My state representative, Daniel Kagan (D-HD 3), offers up an assessment at Colorado Pols of what features make the Colorado General Assembly better than the United States Congress, which is spot on in capturing the differences in political culture and process between the two bodies. Colorado legislative politics are civil and not quite as partisan as those as federal legislative politics despite having a rather similar partisan balance to the federal government. The post captures his characteristically constructive tone in legislating.
A structural approach to political theory struggles to explain why this is the case. The election rules for the Colorado General Assembly aren't materially different than those of the federal government, although Colorado legislators are term limited while federal ones are not. Colorado has a different set of procedural rules, but they could be rewritten or ignored with impunity if the political culture were different. Indeed, there are plenty of examples of procedural rules that are ignored in spirit, if not form, in the Colorado General Assembly (like the provision allowing the legislature to speed up the effective date of a bill with a "safety clause"), and the "single subject" rule he cites, while applied with rigor to initiatives, is applied largely voluntarily and with a light judicial touch to enactments of the General Assembly. The bicameral process with an executive branch veto is also similar, although Colorado lacks the filibuster power found in the U.S. Senate and doesn't allow legislators to participate in judicial appointments. It might have something to do with the fact that the Colorado General Assembly has a more manageable 100 members for both chambers combined, while the U.S. Congress has 535 voting members. One could argue that the stakes are higher at the federal level, but on some of the highest stakes decisions faced in Washington but not Denver, like deciding whether or not to go to war, partisanship is at its weakest, and states have plenty of high stakes decisions, like whether to adopt the death penalty, to resolve.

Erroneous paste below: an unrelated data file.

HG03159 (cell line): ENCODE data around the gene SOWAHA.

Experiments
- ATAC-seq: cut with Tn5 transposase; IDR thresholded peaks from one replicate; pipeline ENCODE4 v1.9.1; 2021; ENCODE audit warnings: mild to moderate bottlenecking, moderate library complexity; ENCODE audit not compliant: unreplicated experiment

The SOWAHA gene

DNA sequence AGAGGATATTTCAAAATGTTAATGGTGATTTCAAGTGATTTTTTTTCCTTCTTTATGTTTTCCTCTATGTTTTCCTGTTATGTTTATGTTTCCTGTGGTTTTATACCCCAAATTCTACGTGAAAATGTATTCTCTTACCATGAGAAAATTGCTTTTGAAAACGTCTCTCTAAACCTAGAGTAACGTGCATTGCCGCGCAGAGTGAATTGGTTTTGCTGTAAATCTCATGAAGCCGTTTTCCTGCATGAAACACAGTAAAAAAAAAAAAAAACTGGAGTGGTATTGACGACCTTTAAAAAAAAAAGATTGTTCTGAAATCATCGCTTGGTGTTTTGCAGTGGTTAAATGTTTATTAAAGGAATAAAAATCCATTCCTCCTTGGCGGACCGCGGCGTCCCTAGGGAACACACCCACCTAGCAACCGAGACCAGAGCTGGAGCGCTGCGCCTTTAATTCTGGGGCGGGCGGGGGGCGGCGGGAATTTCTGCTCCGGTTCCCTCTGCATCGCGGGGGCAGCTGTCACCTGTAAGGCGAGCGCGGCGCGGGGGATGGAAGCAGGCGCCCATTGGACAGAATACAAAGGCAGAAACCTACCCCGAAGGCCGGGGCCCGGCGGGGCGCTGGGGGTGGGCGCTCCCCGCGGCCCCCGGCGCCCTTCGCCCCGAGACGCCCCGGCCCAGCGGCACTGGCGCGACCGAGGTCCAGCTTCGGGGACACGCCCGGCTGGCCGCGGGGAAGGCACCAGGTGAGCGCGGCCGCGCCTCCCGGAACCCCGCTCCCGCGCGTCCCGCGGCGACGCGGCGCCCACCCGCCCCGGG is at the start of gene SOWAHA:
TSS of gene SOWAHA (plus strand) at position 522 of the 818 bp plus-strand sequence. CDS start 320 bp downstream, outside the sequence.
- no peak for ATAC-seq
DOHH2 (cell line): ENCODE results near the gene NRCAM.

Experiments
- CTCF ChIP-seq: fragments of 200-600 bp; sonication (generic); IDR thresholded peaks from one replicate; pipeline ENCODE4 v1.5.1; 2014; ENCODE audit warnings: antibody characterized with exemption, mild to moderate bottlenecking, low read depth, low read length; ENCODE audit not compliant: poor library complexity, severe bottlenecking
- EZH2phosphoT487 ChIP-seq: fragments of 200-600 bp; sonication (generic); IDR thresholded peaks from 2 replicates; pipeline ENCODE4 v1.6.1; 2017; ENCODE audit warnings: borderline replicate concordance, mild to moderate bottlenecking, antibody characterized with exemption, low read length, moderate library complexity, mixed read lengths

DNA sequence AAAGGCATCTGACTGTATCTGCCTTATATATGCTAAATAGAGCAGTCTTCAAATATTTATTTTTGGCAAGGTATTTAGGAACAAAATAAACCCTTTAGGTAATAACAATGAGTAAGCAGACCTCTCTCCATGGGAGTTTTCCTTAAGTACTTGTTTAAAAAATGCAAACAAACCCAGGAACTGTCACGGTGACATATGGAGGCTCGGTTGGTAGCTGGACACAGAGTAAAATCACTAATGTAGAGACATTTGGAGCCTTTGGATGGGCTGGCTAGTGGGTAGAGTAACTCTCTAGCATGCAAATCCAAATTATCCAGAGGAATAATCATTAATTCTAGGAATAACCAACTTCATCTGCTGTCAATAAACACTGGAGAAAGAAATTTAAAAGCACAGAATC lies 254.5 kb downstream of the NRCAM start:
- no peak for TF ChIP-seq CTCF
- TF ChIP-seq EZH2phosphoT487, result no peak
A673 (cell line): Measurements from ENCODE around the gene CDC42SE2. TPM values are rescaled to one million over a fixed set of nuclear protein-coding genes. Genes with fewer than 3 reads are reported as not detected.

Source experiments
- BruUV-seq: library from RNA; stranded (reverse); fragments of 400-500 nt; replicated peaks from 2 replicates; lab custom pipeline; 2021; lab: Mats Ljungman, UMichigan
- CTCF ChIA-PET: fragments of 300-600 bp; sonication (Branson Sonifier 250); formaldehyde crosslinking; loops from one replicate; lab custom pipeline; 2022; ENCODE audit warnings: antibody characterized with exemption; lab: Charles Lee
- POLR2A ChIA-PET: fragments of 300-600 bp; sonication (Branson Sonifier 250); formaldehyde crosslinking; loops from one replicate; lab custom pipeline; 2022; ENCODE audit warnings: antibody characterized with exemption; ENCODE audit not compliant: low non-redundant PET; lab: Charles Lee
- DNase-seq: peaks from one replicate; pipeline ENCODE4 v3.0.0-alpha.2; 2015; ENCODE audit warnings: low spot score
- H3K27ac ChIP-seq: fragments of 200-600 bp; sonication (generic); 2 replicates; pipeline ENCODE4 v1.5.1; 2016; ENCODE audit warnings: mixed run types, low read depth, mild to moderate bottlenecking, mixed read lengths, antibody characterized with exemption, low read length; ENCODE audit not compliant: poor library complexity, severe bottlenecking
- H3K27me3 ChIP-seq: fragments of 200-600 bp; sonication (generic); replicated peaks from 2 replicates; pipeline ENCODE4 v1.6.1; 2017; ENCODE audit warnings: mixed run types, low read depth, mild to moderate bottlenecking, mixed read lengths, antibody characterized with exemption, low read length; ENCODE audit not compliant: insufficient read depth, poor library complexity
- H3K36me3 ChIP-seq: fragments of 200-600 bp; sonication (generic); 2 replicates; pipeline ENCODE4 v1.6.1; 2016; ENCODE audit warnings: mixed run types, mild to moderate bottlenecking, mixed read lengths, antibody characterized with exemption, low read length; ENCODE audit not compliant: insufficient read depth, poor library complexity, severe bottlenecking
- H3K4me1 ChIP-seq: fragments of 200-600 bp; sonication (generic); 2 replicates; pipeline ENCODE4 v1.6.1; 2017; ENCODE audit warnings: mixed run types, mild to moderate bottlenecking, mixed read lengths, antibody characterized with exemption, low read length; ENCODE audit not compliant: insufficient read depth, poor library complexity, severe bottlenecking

Another plausible possibility is that there is less of a culture divide between politicians of the two parties in Colorado than there is in the United States as a whole. Politicians from Denver and Montrose have more in common with each other culturally than politicians from New York City and Biloxi do. Colorado's GOP was influenced by the Tea Party movement, but not entirely replaced by it.
It could also be the case that the reality of state government, in which there are requirements like balanced budgets, TABOR, federal spending program limitations, and a much more detailed state constitution, refines the sense of politics as the art of the possible at the state level and that the best is the enemy of the good.
Whatever the reason, the fact that two superficially similar systems can feel so different from the inside illuminates what really matters in a political system.